In 1927, the French designer Charlotte Perriand -- then only twenty-four years old -- won instant acclaim for her design for the Bar sous le toit (bar in the garret), shown at the Salon d'Automne in Paris. The project brought her to the attention of Le Corbusier and Pierre Jeanneret, who asked Perriand to join their atelier. There she was put in charge of the furniture and fittings program and worked on such legendary designs as the sculptural chaise longue, the grand confort chair, and the fauteuil ? dossier basculant (sling chair).
Well known for her fundamental contribution to modern design, Perriand's adventurous life is somewhat more of an enigma. Her autobiography, Charlotte Perriand: A Life of Creation -- published in France in 1998 -- is the first major English-language volume on her career and personal history. Immediate and matter of fact, the text echoes Perriand's own direct character; the dozens of black-and-white photographs are for the most part drawn from her own archive.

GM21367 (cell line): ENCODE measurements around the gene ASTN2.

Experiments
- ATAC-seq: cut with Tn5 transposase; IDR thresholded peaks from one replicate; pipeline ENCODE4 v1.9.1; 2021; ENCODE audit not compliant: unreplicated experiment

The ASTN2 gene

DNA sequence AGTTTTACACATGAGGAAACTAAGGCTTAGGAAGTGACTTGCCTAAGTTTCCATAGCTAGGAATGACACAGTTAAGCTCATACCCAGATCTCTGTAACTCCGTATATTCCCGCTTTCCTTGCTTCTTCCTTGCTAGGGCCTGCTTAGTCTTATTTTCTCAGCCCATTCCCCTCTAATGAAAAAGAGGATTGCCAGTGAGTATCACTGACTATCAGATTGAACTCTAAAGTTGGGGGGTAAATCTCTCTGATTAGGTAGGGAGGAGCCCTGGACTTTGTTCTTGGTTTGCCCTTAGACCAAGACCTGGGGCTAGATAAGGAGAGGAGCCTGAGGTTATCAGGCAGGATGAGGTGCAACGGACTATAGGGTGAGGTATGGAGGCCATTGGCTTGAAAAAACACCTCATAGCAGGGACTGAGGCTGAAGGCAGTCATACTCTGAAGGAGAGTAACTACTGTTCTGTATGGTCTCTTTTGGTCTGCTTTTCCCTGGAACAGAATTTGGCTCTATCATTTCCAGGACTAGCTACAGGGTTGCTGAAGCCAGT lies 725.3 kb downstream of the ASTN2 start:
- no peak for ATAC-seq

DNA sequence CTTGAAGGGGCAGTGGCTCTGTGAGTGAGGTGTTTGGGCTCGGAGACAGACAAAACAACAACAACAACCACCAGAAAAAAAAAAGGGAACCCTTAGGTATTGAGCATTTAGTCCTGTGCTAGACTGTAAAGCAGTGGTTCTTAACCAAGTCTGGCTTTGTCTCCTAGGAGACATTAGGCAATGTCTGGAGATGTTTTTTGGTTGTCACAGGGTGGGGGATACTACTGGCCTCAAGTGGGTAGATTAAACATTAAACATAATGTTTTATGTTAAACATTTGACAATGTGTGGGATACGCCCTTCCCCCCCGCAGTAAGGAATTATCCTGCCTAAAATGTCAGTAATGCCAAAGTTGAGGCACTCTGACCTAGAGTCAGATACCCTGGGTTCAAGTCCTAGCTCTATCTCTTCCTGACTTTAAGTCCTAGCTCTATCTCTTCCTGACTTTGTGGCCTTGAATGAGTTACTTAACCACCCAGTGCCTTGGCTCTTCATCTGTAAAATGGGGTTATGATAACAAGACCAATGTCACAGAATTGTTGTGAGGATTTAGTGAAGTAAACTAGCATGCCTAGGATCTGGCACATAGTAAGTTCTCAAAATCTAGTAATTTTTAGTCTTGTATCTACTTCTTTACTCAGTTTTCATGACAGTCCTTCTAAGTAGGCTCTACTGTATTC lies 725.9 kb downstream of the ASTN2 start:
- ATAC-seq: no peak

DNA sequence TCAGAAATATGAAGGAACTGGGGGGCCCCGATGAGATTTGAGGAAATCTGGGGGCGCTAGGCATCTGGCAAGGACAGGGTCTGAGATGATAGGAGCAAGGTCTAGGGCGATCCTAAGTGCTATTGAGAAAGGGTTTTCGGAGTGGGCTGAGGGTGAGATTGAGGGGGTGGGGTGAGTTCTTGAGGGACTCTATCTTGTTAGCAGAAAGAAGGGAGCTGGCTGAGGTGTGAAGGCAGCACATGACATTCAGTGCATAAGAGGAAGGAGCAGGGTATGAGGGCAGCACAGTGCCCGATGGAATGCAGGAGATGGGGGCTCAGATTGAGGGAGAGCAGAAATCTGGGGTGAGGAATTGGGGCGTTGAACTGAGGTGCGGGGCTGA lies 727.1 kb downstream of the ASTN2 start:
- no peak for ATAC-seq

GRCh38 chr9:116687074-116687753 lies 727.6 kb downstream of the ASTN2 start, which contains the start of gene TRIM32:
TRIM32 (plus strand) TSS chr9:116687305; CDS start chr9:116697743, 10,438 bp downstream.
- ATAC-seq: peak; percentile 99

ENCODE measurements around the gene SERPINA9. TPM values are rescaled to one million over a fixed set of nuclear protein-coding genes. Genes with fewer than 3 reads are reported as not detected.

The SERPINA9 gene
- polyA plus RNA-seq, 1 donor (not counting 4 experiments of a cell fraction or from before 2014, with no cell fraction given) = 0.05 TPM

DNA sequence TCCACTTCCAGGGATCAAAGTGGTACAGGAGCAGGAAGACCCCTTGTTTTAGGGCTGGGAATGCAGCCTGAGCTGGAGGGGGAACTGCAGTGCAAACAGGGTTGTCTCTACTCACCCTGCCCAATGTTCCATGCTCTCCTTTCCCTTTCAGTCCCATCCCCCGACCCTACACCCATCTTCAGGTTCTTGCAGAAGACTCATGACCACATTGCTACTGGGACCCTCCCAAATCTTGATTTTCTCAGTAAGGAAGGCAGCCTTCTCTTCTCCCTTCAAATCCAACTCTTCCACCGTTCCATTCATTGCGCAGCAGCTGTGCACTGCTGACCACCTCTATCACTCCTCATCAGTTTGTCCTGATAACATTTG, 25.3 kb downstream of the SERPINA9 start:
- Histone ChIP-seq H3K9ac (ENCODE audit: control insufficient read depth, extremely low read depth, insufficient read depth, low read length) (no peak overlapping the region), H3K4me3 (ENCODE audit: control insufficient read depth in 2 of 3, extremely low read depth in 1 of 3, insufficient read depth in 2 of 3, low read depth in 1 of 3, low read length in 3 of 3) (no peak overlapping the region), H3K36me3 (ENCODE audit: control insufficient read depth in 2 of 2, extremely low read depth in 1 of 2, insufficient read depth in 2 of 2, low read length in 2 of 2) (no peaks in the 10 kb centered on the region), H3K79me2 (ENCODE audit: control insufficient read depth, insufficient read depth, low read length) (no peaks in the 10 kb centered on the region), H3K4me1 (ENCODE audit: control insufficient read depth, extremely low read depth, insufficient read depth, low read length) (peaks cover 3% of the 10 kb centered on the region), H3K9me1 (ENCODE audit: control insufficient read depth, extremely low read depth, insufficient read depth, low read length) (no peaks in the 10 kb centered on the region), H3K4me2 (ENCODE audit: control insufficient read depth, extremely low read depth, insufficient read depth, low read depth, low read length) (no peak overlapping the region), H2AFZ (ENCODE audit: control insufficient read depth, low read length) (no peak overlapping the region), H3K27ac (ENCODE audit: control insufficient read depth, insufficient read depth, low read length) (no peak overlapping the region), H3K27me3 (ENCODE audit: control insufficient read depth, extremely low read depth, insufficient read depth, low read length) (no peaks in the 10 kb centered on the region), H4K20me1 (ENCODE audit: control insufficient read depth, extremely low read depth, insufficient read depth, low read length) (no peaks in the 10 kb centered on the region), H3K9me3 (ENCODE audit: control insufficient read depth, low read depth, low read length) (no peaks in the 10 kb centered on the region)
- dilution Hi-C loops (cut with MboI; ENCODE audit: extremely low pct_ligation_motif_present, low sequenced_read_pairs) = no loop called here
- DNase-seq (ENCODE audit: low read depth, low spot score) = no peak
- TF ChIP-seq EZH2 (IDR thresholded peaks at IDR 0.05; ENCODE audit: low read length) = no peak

In addition to her association with Le Corbusier, Perriand recounts her experiences in Russia, the Far East, and South America; she also discusses the projects she worked on after leaving Le Corbusier's atelier in 1937, ranging from a vast ski resort at Les Arcs to the espace th (tea area) in the UNESCO garden in Paris. Her friendships with the great artists of the period, such as Fernand Lger, offer valuable insight into the artistic scene of the time. Perriand's fascinating memoir is unique not only in its firsthand depiction of the goals and tenets of the heroic period of modern architecture but also in its portrayal of a century of life in Paris.